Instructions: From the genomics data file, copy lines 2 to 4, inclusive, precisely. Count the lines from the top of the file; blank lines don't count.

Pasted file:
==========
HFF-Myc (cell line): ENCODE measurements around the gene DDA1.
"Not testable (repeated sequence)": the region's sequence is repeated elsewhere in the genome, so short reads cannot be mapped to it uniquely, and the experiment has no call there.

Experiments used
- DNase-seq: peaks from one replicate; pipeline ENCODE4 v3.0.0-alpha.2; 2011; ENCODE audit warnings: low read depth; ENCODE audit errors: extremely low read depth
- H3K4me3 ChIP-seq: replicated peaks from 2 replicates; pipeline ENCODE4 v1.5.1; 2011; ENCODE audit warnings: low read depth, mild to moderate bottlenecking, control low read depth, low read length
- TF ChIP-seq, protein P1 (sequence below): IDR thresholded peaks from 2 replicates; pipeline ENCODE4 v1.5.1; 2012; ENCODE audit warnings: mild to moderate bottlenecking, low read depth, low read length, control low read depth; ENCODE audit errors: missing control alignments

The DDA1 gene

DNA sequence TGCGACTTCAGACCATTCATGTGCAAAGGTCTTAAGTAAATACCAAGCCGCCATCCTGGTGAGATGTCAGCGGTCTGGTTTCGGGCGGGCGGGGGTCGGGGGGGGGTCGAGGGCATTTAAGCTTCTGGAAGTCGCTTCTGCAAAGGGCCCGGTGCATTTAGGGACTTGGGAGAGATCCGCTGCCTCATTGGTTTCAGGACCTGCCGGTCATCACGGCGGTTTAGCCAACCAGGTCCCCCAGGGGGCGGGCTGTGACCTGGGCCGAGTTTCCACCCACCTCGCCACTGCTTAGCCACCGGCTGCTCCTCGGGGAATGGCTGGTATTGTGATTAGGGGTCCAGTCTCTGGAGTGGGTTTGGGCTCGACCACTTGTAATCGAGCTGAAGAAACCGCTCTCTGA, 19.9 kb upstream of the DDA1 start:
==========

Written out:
"Not testable (repeated sequence)": the region's sequence is repeated elsewhere in the genome, so short reads cannot be mapped to it uniquely, and the experiment has no call there.

Experiments used
- DNase-seq: peaks from one replicate; pipeline ENCODE4 v3.0.0-alpha.2; 2011; ENCODE audit warnings: low read depth; ENCODE audit errors: extremely low read depth